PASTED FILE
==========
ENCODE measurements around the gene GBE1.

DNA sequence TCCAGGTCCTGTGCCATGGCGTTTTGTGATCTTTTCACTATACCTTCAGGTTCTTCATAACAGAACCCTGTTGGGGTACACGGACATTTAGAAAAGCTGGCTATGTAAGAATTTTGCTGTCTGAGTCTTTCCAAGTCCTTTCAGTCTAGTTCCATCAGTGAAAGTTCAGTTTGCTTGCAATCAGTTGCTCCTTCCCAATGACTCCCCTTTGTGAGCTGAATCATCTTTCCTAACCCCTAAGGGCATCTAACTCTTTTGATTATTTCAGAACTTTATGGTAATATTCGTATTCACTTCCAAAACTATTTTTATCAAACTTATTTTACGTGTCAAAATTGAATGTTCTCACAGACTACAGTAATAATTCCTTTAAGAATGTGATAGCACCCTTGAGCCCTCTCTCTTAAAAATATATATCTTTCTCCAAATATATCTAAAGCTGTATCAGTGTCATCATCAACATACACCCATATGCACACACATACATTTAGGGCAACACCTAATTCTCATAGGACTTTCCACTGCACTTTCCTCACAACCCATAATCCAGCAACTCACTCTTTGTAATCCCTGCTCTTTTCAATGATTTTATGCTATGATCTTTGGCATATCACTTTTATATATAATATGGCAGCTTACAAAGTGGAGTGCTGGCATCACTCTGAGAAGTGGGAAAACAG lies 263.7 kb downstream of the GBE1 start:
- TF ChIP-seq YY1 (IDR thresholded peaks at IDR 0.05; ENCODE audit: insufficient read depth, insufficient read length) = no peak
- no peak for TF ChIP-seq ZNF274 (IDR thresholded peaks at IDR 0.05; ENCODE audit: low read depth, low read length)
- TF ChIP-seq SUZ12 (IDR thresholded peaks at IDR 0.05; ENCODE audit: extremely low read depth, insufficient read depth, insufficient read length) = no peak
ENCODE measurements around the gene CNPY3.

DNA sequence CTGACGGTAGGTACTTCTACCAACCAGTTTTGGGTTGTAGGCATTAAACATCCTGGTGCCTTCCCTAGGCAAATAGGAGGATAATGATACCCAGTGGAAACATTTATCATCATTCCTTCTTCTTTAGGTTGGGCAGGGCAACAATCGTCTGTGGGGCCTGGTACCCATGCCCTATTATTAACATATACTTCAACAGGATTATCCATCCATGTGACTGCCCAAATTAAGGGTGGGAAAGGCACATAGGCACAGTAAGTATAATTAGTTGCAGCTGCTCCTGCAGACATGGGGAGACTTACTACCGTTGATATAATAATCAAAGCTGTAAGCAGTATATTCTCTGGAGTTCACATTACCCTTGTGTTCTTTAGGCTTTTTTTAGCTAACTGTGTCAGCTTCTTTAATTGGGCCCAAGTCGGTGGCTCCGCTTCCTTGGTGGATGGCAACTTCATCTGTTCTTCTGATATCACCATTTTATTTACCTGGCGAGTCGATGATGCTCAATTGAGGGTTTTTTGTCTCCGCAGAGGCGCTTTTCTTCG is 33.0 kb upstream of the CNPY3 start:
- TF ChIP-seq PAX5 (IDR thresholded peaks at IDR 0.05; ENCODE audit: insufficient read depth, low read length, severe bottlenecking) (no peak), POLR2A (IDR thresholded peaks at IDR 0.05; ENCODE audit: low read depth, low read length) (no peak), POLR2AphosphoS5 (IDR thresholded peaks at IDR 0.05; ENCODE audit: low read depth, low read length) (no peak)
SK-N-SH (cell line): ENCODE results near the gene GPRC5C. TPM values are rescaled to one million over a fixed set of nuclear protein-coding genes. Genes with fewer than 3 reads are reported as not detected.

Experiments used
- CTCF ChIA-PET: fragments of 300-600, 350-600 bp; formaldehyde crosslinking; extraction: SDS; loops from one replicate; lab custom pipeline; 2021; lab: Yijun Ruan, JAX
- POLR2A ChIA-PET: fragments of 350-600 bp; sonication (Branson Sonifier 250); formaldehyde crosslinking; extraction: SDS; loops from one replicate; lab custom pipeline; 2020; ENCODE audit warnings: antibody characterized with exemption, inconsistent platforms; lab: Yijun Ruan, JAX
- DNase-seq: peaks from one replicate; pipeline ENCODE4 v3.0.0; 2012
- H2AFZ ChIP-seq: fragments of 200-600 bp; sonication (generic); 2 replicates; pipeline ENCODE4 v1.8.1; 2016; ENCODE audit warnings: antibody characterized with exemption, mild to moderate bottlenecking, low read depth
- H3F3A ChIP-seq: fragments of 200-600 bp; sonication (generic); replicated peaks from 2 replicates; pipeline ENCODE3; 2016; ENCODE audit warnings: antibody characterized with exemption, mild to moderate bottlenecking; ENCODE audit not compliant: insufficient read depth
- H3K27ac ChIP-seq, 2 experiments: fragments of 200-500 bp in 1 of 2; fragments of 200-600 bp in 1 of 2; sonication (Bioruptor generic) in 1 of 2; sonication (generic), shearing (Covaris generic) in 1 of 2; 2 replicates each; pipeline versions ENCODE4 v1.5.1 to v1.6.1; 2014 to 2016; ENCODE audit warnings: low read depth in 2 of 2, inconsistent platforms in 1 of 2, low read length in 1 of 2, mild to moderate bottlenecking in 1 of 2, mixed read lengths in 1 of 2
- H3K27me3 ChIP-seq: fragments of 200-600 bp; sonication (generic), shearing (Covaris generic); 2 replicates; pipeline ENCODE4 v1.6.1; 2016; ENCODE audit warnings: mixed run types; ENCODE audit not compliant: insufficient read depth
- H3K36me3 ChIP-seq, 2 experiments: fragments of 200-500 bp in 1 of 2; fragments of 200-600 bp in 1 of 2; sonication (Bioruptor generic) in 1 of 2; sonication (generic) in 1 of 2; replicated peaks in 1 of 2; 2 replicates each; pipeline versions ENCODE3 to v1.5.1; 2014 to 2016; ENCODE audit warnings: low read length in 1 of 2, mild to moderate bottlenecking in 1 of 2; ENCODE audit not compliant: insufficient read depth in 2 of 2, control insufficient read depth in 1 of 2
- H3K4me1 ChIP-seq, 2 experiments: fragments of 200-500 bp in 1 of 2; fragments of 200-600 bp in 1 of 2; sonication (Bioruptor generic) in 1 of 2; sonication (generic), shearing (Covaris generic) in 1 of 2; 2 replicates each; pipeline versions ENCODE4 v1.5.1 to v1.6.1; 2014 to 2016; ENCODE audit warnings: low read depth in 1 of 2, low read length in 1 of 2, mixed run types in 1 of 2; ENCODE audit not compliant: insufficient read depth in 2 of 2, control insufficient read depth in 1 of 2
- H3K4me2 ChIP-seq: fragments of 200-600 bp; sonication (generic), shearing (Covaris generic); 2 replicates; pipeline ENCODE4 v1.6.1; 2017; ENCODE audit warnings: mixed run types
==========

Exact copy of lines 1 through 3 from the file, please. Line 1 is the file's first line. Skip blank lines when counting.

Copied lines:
ENCODE measurements around the gene GBE1.

DNA sequence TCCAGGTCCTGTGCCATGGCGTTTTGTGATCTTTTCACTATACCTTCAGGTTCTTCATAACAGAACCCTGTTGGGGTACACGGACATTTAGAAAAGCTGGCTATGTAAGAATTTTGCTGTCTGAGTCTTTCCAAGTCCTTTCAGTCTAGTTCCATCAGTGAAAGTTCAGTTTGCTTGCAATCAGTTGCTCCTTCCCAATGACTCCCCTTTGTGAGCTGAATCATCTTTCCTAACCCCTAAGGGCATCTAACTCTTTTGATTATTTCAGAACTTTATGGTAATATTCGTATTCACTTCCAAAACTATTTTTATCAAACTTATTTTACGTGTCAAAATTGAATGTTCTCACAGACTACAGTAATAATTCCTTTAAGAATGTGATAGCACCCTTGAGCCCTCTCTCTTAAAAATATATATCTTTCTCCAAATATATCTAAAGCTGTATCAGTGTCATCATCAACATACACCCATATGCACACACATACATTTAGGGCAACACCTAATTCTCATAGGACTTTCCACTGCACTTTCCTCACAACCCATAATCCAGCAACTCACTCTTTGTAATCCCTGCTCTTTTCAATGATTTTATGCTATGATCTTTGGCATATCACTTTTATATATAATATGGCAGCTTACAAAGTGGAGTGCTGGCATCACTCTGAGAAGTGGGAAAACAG lies 263.7 kb downstream of the GBE1 start:
- TF ChIP-seq YY1 (IDR thresholded peaks at IDR 0.05; ENCODE audit: insufficient read depth, insufficient read length) = no peak